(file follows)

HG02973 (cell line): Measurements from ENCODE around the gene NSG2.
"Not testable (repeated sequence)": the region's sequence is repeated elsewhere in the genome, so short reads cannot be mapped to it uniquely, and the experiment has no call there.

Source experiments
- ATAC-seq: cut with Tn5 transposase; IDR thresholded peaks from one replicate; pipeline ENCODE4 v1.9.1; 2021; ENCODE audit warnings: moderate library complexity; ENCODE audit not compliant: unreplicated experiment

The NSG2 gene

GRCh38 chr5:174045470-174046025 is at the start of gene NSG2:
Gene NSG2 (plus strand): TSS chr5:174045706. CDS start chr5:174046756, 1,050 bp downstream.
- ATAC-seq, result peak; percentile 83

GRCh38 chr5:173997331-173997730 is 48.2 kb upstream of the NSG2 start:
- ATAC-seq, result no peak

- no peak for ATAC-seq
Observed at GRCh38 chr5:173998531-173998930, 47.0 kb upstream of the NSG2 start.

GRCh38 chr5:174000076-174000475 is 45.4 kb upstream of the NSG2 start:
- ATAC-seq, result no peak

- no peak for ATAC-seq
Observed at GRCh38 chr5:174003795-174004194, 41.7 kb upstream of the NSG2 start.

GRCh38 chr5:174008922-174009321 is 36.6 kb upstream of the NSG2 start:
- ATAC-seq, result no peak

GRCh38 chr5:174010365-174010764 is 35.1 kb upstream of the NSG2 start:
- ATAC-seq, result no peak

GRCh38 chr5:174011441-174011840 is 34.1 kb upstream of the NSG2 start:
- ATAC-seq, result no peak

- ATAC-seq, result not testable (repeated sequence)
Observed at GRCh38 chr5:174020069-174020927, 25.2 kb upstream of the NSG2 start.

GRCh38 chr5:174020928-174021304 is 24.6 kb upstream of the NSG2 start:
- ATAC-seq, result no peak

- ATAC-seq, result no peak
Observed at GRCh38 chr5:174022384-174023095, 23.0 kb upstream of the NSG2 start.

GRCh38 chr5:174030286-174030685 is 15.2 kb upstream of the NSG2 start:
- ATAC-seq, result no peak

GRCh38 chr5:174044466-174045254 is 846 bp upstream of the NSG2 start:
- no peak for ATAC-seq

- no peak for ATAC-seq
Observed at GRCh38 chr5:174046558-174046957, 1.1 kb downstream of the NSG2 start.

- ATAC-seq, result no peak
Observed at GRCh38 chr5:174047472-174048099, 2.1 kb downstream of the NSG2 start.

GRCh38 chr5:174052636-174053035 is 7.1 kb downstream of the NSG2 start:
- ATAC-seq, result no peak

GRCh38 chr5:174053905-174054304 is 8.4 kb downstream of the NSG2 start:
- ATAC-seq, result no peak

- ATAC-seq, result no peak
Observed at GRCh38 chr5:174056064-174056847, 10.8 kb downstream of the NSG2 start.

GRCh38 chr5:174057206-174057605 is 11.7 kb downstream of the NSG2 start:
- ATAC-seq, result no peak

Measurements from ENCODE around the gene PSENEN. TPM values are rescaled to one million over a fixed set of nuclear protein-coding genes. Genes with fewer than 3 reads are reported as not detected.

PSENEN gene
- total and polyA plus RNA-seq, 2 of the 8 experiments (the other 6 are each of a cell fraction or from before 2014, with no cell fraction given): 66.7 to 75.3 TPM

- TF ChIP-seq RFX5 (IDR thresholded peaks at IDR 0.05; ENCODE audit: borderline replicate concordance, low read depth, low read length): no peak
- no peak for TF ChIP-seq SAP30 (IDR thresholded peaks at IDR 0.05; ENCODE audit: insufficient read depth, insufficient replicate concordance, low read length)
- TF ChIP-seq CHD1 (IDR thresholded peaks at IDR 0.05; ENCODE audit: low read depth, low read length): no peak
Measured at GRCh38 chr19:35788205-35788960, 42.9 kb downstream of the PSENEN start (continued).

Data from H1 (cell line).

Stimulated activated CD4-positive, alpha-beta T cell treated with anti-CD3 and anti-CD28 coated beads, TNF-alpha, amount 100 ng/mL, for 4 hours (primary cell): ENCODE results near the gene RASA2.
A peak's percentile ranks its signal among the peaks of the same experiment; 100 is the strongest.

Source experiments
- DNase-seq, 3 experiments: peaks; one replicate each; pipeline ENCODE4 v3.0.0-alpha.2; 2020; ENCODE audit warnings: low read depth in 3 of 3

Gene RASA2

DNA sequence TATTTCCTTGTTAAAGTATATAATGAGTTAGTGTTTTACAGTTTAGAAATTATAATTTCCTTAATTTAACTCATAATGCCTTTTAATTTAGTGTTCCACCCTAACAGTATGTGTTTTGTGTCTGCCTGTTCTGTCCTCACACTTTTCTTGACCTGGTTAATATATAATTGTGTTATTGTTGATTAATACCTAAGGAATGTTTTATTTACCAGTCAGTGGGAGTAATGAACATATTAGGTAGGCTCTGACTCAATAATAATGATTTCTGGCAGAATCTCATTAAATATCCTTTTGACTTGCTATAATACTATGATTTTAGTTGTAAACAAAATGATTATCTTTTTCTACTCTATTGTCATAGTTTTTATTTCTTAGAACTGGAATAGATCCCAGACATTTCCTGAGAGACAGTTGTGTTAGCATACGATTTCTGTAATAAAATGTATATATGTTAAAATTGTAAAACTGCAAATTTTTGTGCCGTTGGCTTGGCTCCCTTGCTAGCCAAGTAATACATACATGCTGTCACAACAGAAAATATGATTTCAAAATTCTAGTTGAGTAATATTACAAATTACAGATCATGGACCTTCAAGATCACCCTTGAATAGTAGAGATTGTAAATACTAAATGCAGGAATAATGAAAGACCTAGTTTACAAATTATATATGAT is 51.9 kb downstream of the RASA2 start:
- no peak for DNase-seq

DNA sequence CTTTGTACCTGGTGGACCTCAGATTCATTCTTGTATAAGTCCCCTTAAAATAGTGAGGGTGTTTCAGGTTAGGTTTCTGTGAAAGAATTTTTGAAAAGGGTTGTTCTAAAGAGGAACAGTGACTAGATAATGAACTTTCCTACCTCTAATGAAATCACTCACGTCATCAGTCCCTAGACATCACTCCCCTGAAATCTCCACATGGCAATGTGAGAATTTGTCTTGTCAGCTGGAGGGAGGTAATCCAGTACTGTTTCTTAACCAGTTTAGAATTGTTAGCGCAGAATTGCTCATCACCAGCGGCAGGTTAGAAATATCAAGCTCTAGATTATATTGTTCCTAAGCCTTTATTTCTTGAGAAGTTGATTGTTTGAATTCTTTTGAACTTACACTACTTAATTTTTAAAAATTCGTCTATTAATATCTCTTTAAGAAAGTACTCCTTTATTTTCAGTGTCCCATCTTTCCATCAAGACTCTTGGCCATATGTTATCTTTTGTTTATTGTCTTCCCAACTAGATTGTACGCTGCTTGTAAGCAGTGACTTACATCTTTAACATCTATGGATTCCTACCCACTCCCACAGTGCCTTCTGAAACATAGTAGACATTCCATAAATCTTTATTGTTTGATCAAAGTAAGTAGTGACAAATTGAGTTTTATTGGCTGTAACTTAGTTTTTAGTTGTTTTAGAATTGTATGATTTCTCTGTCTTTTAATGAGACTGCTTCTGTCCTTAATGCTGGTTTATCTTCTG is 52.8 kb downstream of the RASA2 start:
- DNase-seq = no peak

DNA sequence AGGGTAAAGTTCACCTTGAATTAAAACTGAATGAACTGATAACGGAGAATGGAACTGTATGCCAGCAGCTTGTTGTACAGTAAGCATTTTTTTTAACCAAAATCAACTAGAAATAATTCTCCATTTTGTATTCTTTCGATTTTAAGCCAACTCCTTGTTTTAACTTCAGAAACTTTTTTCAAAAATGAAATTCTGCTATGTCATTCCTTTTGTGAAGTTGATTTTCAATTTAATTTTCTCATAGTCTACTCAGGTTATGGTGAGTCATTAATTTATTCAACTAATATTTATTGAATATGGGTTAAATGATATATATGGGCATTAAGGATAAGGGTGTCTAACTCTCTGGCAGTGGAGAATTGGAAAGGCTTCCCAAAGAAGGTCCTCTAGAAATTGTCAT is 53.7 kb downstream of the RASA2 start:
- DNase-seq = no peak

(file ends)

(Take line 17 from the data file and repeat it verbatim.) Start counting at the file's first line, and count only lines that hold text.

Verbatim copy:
GRCh38 chr5:174008922-174009321 is 36.6 kb upstream of the NSG2 start: